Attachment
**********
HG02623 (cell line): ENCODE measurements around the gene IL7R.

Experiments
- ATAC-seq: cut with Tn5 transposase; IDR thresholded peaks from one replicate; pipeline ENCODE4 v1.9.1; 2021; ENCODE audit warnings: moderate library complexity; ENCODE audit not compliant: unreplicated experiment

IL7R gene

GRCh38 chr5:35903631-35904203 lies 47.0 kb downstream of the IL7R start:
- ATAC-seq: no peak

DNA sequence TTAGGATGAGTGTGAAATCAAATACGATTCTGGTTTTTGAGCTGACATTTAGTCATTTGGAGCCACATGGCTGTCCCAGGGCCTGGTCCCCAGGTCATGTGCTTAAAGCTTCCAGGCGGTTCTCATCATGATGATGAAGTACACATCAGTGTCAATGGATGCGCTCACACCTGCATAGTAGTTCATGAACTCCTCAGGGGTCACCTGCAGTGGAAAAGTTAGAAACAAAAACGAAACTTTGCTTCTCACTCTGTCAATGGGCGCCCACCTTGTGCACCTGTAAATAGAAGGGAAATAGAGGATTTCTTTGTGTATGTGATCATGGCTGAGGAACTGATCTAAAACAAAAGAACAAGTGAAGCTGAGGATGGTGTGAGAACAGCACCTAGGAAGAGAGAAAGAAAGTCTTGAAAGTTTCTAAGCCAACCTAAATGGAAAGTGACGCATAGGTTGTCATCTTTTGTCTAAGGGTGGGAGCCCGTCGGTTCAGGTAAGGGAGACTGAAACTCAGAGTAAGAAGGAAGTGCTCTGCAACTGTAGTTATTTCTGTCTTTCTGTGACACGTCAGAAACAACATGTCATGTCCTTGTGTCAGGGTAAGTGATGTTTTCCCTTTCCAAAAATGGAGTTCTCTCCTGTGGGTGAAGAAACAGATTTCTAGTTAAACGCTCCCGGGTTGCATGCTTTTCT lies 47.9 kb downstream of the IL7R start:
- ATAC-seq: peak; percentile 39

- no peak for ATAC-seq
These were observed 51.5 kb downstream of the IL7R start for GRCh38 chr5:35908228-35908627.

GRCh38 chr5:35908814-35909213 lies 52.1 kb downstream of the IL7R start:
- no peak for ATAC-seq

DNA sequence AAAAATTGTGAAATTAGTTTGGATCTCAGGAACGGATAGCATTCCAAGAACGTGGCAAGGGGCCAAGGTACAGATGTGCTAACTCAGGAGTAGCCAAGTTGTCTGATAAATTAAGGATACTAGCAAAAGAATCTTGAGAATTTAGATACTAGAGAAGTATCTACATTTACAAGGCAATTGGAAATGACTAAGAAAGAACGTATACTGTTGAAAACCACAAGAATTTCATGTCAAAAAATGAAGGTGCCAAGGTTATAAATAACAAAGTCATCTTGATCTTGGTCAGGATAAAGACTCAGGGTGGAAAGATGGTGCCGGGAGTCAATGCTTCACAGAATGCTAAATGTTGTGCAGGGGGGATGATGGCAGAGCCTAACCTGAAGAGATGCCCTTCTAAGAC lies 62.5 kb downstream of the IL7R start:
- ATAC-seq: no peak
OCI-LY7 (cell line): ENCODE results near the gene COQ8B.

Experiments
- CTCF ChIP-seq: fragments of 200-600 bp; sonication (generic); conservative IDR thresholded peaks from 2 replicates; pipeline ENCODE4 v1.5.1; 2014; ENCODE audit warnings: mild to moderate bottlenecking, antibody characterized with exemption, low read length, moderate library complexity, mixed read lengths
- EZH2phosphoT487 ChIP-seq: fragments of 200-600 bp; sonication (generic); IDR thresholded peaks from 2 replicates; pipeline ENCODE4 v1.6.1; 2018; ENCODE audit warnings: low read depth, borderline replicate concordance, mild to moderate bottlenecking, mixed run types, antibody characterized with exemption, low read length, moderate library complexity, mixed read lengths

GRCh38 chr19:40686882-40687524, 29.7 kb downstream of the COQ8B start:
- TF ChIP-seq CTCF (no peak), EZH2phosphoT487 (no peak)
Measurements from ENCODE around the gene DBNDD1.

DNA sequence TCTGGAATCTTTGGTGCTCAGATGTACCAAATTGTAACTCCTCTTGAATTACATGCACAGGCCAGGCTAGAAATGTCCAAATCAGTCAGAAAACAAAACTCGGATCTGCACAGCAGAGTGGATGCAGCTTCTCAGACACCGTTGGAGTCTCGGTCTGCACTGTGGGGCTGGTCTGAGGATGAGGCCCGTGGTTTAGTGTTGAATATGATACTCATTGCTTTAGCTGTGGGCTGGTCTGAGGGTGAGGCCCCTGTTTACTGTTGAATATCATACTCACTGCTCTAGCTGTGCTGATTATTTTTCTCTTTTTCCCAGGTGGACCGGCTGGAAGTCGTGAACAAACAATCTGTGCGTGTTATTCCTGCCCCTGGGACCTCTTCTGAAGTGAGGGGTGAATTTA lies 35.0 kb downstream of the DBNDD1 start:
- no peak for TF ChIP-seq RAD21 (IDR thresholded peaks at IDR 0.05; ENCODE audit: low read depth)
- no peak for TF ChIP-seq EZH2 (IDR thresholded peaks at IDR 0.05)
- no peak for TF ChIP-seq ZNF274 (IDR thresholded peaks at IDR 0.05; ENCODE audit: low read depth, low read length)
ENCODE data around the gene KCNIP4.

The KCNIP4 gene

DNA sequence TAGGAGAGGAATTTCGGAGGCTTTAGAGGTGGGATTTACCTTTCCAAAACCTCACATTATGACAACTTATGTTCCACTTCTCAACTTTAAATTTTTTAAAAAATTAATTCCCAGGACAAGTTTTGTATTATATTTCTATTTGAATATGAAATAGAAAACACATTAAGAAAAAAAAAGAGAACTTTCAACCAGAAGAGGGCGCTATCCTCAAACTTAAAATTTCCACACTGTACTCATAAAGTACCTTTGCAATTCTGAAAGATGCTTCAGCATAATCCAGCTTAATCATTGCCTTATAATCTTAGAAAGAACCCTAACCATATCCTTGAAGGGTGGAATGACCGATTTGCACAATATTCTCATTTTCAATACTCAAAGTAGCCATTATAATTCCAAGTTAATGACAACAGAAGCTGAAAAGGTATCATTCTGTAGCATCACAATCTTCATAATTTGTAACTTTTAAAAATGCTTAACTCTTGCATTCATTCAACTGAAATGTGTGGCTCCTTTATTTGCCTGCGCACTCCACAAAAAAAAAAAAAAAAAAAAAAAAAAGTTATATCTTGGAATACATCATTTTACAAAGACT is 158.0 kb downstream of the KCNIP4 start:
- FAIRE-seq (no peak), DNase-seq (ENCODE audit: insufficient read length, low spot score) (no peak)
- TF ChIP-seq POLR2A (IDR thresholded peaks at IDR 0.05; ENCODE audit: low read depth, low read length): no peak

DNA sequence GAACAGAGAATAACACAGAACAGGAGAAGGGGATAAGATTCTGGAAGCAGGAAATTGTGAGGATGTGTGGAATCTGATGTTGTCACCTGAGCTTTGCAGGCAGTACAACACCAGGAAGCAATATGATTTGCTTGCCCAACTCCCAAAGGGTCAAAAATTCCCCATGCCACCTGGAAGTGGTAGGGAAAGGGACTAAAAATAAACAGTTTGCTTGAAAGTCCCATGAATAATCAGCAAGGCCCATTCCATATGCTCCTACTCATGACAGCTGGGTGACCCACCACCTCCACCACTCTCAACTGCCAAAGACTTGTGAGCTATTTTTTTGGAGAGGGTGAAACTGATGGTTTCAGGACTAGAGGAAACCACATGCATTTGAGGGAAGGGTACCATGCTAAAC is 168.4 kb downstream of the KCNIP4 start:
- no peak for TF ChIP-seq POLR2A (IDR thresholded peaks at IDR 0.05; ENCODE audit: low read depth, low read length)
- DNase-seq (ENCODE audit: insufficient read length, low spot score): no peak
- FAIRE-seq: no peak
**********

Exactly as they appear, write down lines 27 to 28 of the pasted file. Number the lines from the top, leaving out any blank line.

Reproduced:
The KCNIP4 gene

DNA sequence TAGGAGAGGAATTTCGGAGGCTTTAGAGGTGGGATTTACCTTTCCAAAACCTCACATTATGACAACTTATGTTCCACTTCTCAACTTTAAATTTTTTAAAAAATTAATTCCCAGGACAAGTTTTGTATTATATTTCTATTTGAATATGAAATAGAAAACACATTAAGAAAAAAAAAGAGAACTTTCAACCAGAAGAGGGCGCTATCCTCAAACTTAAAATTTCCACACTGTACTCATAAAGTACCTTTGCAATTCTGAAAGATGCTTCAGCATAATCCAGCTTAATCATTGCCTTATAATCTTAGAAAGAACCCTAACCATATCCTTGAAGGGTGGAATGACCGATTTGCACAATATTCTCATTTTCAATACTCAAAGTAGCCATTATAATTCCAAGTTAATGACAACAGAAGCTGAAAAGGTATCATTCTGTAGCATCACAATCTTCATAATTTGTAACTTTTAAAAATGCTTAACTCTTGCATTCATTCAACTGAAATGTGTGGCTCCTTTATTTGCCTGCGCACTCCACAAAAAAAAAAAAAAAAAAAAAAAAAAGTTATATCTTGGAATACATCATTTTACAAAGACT is 158.0 kb downstream of the KCNIP4 start: